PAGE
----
The Walking Dead Review: “Bloodletting”

Sorry about the late postings— I was involved in a hit-and-run, and since I’m still in hiding the slimebag who hit my car left me with the insurance and police running around to perform, I’ve fallen behind.

Maybe he or she will run into some zombies this Halloween.

Title: “Bloodletting

Cast and Crew

Directed by Ernest Dickerson

Written by Glen Mazzara from the graphic series by Robert Kirkman

Andrew Lincoln as Rick Grimes
Sarah Wayne Callies as Lori Grimes
Jon Bernthal as Shane
Laurie Holden as Andrea
Jeffrey DeMunn as Dale
Steven Yeun as Glenn
Norman Reedus as Darryl
Scott Wilson as Herschel Greene
Lauren Cohan as Maggie Greene
Pruitt Taylor Vince as Otis
IronE Singleton as T-Dog
Melissa Suzanne McBride as Carol Peletier
Chandler Riggs as Carl Grimes

Full cast and crew information may be found here.


The cast of The Walking Dead find shelter, but the challenges remain. Sophia remains missing, and Shane and newfound associate Otis have to outrun the walkers in order to save Carl’s life.

High Point

The show tends towards the soap opera, but the characters and emotions, for the most part, rang true this week, and the conflicts have a layered complexity the really drove this week’s episode.

Low Points

The script dragged out Rick’s conflict about remaining behind. Yes, he would want to do everything to save his son, but he’s a pragmatic man who would realize he could do no more at that point. Or, if he did not, we don’t need to keep hearing it.

Otis and Shane knew what they were facing; why did they not have a better escape plan? More flares, maybe?

The Scores:

Originality: 2/6 They hold to the basics of the graphic novel, while diverging enough to keep things interesting.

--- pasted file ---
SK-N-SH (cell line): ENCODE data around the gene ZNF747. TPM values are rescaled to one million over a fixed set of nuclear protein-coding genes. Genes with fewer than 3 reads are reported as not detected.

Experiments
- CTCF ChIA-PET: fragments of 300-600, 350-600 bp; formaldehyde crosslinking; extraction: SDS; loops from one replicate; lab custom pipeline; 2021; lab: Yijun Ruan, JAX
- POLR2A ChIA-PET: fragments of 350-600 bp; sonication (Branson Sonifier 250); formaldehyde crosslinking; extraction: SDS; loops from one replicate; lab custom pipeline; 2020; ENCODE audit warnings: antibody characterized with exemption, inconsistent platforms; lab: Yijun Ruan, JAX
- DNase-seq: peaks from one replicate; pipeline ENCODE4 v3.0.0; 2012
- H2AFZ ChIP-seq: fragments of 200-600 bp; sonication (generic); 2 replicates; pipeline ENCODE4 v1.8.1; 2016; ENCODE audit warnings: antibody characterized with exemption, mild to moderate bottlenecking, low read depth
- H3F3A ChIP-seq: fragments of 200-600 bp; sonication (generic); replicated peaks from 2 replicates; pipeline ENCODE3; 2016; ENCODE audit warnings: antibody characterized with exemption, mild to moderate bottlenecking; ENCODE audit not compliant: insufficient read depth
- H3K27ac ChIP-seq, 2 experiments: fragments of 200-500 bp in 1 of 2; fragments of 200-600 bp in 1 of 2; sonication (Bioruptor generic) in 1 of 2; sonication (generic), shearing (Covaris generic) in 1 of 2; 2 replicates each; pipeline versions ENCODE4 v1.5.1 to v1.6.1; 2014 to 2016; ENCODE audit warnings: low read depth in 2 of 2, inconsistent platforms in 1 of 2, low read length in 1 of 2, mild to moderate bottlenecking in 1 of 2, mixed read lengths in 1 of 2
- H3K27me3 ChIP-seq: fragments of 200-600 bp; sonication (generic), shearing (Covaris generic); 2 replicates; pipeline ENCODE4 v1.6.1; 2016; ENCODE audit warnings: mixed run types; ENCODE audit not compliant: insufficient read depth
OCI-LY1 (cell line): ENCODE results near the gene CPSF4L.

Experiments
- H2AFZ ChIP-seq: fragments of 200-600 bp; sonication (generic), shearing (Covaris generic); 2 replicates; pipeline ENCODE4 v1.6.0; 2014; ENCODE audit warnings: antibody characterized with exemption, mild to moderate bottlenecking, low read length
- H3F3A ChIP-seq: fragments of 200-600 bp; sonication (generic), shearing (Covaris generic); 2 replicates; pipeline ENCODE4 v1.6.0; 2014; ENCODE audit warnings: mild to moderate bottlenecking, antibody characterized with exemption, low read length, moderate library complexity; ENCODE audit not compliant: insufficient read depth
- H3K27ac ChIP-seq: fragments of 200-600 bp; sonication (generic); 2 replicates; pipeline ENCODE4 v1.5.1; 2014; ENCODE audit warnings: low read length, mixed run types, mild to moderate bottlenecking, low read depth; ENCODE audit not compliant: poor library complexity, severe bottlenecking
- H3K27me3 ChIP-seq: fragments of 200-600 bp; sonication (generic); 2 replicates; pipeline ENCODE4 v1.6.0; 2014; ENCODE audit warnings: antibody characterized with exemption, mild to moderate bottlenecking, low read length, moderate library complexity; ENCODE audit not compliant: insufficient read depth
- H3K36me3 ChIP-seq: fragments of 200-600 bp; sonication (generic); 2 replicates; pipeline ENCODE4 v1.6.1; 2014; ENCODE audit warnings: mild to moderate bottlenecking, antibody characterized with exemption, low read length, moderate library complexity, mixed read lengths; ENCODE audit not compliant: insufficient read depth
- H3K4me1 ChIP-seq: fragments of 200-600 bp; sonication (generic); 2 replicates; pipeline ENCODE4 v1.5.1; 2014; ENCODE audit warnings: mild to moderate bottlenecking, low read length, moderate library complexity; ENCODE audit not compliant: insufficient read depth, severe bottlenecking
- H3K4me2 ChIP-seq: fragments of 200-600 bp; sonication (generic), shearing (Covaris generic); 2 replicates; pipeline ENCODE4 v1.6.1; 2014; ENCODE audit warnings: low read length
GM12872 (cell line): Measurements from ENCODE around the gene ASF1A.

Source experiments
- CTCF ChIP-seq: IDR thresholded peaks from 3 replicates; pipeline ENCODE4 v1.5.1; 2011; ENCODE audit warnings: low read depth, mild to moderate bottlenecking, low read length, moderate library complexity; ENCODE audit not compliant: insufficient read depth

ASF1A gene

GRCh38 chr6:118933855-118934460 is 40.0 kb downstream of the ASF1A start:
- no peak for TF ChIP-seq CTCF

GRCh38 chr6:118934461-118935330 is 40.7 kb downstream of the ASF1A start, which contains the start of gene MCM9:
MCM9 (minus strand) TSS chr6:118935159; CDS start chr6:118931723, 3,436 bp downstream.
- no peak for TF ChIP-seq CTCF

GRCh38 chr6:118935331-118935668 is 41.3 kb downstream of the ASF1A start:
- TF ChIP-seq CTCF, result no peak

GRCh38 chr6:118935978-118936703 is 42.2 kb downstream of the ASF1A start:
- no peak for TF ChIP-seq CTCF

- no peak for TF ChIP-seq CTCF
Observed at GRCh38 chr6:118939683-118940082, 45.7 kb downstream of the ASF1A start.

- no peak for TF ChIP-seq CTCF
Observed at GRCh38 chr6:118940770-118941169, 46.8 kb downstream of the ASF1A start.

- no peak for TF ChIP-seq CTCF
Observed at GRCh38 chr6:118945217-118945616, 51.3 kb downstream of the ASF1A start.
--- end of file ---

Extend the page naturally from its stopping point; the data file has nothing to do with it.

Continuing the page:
Effects: 5/6 The make-up remains hideously extraordinary.

Story: 5/6 Although the story worked well this week, it had more convenient developments than necessary. Laurie’s rescue is terribly fortuitous, while the zombies at the school seem conspicuously distractable.

Acting: 5/6 Scott Wilson makes an excellent Herschell, and he invests the comments on plagues with conviction. Yes, he underplays the presence of flesh-eating zombies. Nevertheless, it remains a fact that every doomsday prognosticator believes things have never been this bad before—when history does indeed indicate our ability to weather and overcome all manner of plagues and catastrophes.

Sarah Wayne Callies kept her part plausible under the weight of terrifying developments.

Emotional Response: 5/6

Production: 6/6.

Overall: 5/6

In total, “Bloodletting” receives 31/42

4 replies on “The Walking Dead Review: “Bloodletting””

  1. To offer some concrete commentary here, I am totally unconvinced by the Carol / Sophia subplot. If I were a parent I would be frantic if my kid had to spend one night alone in the woods and I be enraged if it were two – especially if everybody said “hey, let’s pull out and go to the farm and leave a sign for your kid”. I would go totally postal and Carol should too, even if she is abused. This is a totally wasted opportunity to show she is standing up for her kid as much as Rick does for his.

Comments are closed.